Subculture the control stains onto a culture plate.:

                      Positive Control:  Staphylococcus aureus :   ATCC #4330

                       Negative Control:  Staphylococcus aureus:  ATCC #25923

 Incubate the plates overnight at 33-35 deg. C for 18-24 hours.
Follow the Procedure below.

 

Procedure

If refrigerated, allow reagents and test strips to equilibrate to room temperature (15-30 deg C) before testing.

The test can be performed from well-isolated colonies on the primary plate if there is sufficient growth, or from a subculture of the isolate.

 Holding the dropper bottle vertically, add two drops of Reagent 1 to an assay tube.
Take one heaped 1 ul bacteriological loop (a heavy inoculum) of sample from well-isolated colonies on the culture plate, place into the tube and thoroughly mix.
Holding the dropper bottle vertically, add two drops of Reagent 2 to the tube.
Vortex briefly.  The blue solution must turn a clear color (if the color does not change, add one more drop of Reagent 2 and mix until the sample turns clear.)
Insert the test strip into the assay tube with arrows pointed downward.
At five (5) minutes, withdraw the test strip from the tube and read the assay result.

For a Negative Sample, a PINK/PURPLE Control Line appears in the top half of the test strip.  No other line appears.

For a Positive Sample, the PINK/PURPLE Contols Line appears AND a second PINK/PURPLE line appears below it in the bottom half of the test strip.  Any Sample Line, even when very faint, is positive.

A test is invalid if the PINK/PURPLE Control line does not appear, whether a Sample Line is present or not.  Repeat invalid tests with a new test strip.  Call Alere Technical Support if the problem persists.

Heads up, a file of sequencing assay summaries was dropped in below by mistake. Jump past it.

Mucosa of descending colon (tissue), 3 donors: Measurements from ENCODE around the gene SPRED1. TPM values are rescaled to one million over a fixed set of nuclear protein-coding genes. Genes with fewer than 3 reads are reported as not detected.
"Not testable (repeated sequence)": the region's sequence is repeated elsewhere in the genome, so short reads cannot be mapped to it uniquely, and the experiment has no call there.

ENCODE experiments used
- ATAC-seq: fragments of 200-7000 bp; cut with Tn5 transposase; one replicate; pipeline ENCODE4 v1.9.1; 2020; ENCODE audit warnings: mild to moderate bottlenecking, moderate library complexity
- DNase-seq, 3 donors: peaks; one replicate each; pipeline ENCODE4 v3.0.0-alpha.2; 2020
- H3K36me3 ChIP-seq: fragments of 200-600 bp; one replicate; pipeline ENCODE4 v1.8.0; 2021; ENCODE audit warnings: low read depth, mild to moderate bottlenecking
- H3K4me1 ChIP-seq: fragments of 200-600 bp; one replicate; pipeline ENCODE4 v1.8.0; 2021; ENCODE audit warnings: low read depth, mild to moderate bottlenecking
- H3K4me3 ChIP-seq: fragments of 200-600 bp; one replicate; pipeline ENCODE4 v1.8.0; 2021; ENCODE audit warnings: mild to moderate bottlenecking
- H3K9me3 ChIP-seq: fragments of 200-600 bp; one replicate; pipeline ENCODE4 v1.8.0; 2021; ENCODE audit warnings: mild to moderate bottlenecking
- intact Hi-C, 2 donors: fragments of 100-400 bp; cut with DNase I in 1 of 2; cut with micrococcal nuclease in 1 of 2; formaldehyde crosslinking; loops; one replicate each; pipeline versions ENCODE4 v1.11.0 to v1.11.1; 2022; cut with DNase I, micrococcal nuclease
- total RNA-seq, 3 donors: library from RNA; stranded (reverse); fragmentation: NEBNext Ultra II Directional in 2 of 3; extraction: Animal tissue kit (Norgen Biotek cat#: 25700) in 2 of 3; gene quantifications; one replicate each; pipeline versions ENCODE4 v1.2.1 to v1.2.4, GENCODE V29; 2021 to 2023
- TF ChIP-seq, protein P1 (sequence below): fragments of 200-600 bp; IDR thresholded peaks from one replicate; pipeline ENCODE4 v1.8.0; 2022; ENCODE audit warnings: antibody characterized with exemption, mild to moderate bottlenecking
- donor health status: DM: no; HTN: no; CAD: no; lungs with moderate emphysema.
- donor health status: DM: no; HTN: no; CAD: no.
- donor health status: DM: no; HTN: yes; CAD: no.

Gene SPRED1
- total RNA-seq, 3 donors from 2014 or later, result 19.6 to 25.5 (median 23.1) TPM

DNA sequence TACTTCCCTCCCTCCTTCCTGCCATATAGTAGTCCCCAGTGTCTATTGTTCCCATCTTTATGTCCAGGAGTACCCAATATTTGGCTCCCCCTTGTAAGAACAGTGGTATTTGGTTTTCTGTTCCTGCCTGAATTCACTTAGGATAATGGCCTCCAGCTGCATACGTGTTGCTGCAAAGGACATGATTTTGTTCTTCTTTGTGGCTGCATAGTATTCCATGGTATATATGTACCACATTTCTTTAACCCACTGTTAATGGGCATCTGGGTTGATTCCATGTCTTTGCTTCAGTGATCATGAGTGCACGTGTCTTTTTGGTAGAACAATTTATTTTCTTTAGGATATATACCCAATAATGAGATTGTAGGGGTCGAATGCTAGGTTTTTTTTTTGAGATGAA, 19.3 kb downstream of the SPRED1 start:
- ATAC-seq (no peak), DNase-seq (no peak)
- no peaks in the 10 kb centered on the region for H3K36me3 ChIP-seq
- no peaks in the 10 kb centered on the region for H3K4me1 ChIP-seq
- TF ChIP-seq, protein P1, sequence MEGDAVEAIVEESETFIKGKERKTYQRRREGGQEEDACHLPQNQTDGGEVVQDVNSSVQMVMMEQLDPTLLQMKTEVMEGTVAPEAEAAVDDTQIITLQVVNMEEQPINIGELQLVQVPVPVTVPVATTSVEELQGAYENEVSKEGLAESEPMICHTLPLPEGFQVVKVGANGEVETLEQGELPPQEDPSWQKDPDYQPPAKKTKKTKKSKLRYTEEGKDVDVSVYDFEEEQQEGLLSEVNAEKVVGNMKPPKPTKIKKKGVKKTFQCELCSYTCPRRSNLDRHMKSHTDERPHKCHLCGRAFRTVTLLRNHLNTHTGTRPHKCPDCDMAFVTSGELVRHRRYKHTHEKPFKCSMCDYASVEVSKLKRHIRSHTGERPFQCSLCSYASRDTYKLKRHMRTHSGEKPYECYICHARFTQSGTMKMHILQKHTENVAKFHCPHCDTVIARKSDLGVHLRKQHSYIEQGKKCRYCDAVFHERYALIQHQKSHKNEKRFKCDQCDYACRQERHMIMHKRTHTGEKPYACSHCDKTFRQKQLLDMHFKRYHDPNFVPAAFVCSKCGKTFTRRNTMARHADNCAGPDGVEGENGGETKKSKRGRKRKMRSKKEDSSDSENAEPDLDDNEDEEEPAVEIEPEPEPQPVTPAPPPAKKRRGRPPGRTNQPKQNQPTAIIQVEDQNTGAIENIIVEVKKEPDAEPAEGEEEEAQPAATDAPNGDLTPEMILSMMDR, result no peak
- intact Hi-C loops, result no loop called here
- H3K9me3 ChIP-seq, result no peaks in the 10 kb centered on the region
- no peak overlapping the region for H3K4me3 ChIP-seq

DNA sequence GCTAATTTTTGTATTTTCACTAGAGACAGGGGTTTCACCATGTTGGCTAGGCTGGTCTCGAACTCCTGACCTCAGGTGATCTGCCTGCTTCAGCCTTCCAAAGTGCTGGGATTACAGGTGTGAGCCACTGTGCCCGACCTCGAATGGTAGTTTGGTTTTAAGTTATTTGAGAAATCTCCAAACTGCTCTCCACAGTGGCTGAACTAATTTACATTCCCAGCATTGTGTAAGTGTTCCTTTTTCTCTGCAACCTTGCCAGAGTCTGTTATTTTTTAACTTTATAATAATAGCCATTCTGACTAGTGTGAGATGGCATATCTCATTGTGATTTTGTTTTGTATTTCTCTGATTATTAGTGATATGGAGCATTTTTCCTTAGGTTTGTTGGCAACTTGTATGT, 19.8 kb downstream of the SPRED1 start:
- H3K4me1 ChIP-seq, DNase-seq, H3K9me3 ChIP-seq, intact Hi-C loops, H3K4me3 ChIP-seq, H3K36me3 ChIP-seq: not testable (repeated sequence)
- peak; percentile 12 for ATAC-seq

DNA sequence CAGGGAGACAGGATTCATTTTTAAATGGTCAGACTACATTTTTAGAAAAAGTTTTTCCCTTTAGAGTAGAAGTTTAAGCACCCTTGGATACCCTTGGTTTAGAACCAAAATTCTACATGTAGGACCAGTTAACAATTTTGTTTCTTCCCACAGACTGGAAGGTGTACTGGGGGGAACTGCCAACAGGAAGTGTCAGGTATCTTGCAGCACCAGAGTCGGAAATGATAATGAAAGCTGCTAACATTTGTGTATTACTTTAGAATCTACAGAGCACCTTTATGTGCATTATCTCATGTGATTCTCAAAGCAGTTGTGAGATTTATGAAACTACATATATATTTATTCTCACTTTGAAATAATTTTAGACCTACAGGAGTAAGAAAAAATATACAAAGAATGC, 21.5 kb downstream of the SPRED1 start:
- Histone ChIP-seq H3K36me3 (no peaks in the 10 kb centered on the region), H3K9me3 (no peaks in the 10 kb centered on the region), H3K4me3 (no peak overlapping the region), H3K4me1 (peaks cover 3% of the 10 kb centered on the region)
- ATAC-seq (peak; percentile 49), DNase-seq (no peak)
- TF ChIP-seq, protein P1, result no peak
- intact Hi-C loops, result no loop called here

Key Points: 

References:

 Alere PBP2a Culture Colony Test package insert. Rev. 2 2015/07
Lodise TP, McKinnon PS. Clinical and economic impact of methicillin resistance in patients with Staphylococcus aureus bacteremia. Diagn Microbiol Infect. Dis. 2005 Jun; 52(2):113-22

WOUND CULTURES **

Effective Date: 
Mon, 08/19/2013
Reviewed: 
Tue, 02/04/2020
Revised: 
Thu, 03/23/2017
Policy: 

Purpose and Scope:

Wound infections may be due to a variety of organisms, but are most commonly associated with S. aureus, beta-hemolytic streptococci, P. aeruginosa and enteric Gram negative bacilli. The presence of squamous epithelial cells may indicate that the specimen is superficial and therefore the organisms isolated may not reflect the true etiology of the infection.

Reagents and Supplies:

5% Sheep Blood agar plate
MacCONKEY agar plate
CNA agar plate
Disposable sterile loops
37 C incubator

Procedure: 

Specimen Collection and Transport

Specimens should be collected using a clean, sterile swab and sent in Amies transport medium.

If anaerobic culture is requested, an anaerobic swab placed in an anaerobic transport tube must be collected. If a delay in transport or processing is anticipated, the aerobic swab should be kept at 4 C. If both an aerobic and anaerobic swab are received, both swabs should be kept at room temperature until processed.

Anaerobic swabs, bite wound swabs, ear swabs and eye swabs are to be sent to Quest Diagnostics. Cultures received on Fridays or cultures that require further workup on a Friday are sent to Quest Diagnostics.

Processing of Specimens

 Culture: Media Incubation

Blood Agar (BA)
Colistin Nalidixic Acid Agar (CNA)
MacCONKEY MAC)

Allow plates to come to room temperature before use.

Streak plates for isolation using disposable sterile loop. Incubate 24-48hrs (48hrs if no growth) in 37C incubator.

 Interpretation of Cultures

Examine the aerobic plates after 24 hours incubation. Re-incubate for 24hrs if no growth. Any growth of S. aureus, beta-hemolytic streptococci or Pseudomonas is significant. Enteric gram negative rods and/or enterococci may be significant depending on their number in relation to skin flora and the presence or absence of WBCs on the gram stain.  If Staph aureus is detected, rapid testing for Methicillin Resistant Staph Aureus (MRSA) will be done.

Quantitate the amount of pathogens and any normal skin flora using few, moderate or many estimation. Normal skin flora may include Coagulase negative staph, diptheroids or lactobacillus.

Few = growth only in 1st section
Moderate= growth in 1st and 2nd sections
Many= growth in all sections

Kirby Bauer sensitivities are performed on Staph aureus, enterococci or enteric gram negative rods. If Pseudomonas is detected, sensitivities will be sent to Quest.  If MRSA has been detected, a test for resistance to Clindamycin will be added to the sensitivities.

 

 

 

 

REFERENCES